Effect of Molten Sodium on Thermal Insulation Specimens

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Every type of thermal insulating material tested showed attack in varying degeces. Many specimens which had been cured at 1000 deg F, with no color change, did show drastic changes at 950 deg F due to the action of sodium. The materials showing the least disintegration and greatest preservation of mechanical properties were Superex paste and Eagle-Picher mineral wool. The uncured Superex Block did not hold up as well as Superax paste, presumably due to the presence of water of crystallization; after curing, the results were similar to that of the paste. The refractory clays showed the greatest degree of ... continued below

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Tarpinian, M. November 19, 1954.

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Description

Every type of thermal insulating material tested showed attack in varying degeces. Many specimens which had been cured at 1000 deg F, with no color change, did show drastic changes at 950 deg F due to the action of sodium. The materials showing the least disintegration and greatest preservation of mechanical properties were Superex paste and Eagle-Picher mineral wool. The uncured Superex Block did not hold up as well as Superax paste, presumably due to the presence of water of crystallization; after curing, the results were similar to that of the paste. The refractory clays showed the greatest degree of destruction. The time element is of vital importance, since a long perfod of contact with liquid sodium would presumably result in complete destruction of every specimen tested. (auth)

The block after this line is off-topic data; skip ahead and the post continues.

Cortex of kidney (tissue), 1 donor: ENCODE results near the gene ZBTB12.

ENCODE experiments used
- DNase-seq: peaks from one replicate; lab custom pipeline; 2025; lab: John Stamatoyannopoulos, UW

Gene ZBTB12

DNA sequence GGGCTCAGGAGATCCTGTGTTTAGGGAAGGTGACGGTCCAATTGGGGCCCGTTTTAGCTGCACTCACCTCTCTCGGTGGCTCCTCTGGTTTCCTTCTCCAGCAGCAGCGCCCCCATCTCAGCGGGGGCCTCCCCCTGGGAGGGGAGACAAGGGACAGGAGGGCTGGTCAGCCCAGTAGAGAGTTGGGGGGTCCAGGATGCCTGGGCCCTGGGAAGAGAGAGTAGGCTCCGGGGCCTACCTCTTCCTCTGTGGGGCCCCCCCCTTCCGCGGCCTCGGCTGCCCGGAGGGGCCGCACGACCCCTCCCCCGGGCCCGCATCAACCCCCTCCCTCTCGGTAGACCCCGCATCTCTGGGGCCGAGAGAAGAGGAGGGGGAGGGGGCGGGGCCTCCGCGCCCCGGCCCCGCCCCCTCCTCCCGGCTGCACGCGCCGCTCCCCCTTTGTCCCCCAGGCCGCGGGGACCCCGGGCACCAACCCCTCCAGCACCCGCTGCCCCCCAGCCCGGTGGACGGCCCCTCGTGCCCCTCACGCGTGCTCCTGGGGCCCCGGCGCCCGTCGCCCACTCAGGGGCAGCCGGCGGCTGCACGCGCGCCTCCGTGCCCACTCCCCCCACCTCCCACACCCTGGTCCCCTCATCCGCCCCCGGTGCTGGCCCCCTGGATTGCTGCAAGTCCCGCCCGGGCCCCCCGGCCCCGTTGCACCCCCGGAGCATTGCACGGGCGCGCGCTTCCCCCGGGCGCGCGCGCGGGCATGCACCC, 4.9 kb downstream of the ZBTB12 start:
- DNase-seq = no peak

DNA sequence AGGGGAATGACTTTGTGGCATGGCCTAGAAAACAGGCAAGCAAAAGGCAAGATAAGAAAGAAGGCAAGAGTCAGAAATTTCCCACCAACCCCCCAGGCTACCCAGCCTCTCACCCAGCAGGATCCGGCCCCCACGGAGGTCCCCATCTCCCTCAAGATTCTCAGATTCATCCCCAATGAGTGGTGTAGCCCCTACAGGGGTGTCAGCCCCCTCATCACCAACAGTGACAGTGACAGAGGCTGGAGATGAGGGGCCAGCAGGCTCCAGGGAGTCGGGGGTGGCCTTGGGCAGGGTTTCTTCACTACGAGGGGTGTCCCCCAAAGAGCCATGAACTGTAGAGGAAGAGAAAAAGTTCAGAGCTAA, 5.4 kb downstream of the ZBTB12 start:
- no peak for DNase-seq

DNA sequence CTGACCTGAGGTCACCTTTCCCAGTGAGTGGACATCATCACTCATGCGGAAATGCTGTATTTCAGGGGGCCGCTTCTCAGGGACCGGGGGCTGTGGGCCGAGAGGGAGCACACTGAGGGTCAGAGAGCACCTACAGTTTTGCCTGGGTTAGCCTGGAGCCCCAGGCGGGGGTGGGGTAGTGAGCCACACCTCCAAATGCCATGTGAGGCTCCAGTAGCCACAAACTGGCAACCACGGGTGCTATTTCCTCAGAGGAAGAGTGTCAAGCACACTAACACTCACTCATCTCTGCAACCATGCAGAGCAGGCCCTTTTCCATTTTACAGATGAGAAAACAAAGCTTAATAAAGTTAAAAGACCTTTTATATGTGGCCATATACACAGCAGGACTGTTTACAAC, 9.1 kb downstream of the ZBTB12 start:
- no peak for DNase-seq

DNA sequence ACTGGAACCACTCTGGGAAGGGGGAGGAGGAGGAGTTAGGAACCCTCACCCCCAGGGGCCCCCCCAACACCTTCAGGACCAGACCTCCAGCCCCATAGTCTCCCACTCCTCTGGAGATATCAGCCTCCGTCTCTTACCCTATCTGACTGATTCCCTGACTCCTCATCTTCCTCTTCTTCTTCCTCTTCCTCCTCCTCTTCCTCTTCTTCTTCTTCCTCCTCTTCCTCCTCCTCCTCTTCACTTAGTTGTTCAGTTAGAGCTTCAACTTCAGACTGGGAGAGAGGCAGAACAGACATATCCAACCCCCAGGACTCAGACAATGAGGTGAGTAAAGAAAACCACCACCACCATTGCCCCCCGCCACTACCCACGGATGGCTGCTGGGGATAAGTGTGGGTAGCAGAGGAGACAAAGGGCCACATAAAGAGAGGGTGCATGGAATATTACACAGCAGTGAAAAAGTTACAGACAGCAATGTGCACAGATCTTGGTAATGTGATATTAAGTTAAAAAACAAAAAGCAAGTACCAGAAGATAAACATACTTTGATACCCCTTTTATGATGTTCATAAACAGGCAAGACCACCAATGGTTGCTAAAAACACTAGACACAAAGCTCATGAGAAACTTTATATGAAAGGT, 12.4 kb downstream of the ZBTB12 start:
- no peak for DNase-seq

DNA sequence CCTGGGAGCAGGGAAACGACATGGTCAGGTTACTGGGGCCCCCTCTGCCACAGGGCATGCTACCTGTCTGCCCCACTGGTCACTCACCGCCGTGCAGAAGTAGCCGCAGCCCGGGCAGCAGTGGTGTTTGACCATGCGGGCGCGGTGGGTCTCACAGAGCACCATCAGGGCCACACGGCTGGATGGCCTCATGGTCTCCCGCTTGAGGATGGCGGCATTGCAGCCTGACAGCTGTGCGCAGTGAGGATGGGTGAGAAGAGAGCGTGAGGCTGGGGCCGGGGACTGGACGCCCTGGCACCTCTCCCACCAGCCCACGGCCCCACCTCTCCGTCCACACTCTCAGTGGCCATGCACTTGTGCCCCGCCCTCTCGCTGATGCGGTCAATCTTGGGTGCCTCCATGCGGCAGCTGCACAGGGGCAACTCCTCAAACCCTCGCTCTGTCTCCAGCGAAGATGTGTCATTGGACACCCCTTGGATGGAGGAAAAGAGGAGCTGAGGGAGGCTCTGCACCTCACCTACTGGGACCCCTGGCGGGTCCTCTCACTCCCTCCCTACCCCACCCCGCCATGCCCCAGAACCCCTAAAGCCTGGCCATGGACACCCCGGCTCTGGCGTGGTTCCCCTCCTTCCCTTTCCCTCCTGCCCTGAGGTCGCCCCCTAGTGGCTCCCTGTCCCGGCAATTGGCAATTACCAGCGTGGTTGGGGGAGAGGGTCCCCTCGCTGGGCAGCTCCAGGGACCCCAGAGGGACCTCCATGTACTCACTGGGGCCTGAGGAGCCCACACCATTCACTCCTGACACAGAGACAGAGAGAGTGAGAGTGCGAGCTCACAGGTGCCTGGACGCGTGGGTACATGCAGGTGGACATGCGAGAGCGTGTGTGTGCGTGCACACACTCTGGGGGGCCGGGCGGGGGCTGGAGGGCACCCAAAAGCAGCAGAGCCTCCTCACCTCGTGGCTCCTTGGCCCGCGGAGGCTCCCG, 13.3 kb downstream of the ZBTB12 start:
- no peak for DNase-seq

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  • Other Information: Orig. Receipt Date: 31-DEC-59

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  • Report No.: NAA-SR-Memo-1171
  • Grant Number: None
  • DOI: 10.2172/4263537 | External Link
  • Office of Scientific & Technical Information Report Number: 4263537
  • Archival Resource Key: ark:/67531/metadc1024264

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  • November 19, 1954

Added to The UNT Digital Library

  • Oct. 15, 2017, 10:09 p.m.

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  • Jan. 22, 2018, 11:35 a.m.

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Tarpinian, M. Effect of Molten Sodium on Thermal Insulation Specimens, report, November 19, 1954; Downey, California. (digital.library.unt.edu/ark:/67531/metadc1024264/: accessed December 13, 2018), University of North Texas Libraries, Digital Library, digital.library.unt.edu; crediting UNT Libraries Government Documents Department.